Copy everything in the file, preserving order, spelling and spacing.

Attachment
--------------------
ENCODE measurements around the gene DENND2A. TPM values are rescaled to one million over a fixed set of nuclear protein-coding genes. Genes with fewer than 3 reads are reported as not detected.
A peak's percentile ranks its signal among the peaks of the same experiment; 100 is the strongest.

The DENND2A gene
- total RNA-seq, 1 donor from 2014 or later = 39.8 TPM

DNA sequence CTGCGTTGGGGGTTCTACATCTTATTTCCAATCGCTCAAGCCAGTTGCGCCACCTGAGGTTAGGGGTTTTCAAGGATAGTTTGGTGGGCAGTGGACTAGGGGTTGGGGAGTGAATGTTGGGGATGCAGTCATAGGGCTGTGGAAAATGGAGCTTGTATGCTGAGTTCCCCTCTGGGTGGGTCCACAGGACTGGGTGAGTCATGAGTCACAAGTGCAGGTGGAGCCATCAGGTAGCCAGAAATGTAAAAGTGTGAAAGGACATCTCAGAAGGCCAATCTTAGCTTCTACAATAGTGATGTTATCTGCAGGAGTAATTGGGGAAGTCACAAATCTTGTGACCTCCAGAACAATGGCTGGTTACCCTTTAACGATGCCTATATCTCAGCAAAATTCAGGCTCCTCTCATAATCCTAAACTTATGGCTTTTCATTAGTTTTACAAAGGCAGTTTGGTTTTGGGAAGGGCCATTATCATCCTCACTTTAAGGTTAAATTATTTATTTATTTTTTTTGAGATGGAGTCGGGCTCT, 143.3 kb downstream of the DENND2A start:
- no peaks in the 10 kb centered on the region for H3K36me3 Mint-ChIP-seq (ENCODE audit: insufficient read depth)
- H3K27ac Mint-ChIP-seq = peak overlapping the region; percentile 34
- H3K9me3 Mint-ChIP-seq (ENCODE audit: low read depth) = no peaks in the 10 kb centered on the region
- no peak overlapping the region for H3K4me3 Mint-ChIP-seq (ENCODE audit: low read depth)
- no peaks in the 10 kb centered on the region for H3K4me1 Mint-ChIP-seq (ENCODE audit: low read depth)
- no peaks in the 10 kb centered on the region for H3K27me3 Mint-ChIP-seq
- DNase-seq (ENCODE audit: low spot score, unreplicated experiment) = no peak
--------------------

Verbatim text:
ENCODE measurements around the gene DENND2A. TPM values are rescaled to one million over a fixed set of nuclear protein-coding genes. Genes with fewer than 3 reads are reported as not detected.
A peak's percentile ranks its signal among the peaks of the same experiment; 100 is the strongest.

The DENND2A gene
- total RNA-seq, 1 donor from 2014 or later = 39.8 TPM

DNA sequence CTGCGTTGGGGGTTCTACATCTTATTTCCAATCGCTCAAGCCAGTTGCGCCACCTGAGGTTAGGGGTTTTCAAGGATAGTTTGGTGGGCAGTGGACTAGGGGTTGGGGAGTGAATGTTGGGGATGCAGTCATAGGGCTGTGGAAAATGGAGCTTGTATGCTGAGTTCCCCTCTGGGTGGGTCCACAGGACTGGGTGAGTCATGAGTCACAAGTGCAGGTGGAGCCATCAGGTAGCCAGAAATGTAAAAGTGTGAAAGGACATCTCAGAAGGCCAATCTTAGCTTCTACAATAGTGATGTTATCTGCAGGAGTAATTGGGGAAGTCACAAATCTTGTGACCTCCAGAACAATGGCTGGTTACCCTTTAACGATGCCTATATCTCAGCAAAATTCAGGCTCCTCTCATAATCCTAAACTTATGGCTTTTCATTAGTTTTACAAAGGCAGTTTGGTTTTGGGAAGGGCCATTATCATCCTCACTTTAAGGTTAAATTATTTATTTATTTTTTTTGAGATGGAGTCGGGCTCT, 143.3 kb downstream of the DENND2A start:
- no peaks in the 10 kb centered on the region for H3K36me3 Mint-ChIP-seq (ENCODE audit: insufficient read depth)
- H3K27ac Mint-ChIP-seq = peak overlapping the region; percentile 34
- H3K9me3 Mint-ChIP-seq (ENCODE audit: low read depth) = no peaks in the 10 kb centered on the region
- no peak overlapping the region for H3K4me3 Mint-ChIP-seq (ENCODE audit: low read depth)
- no peaks in the 10 kb centered on the region for H3K4me1 Mint-ChIP-seq (ENCODE audit: low read depth)
- no peaks in the 10 kb centered on the region for H3K27me3 Mint-ChIP-seq
- DNase-seq (ENCODE audit: low spot score, unreplicated experiment) = no peak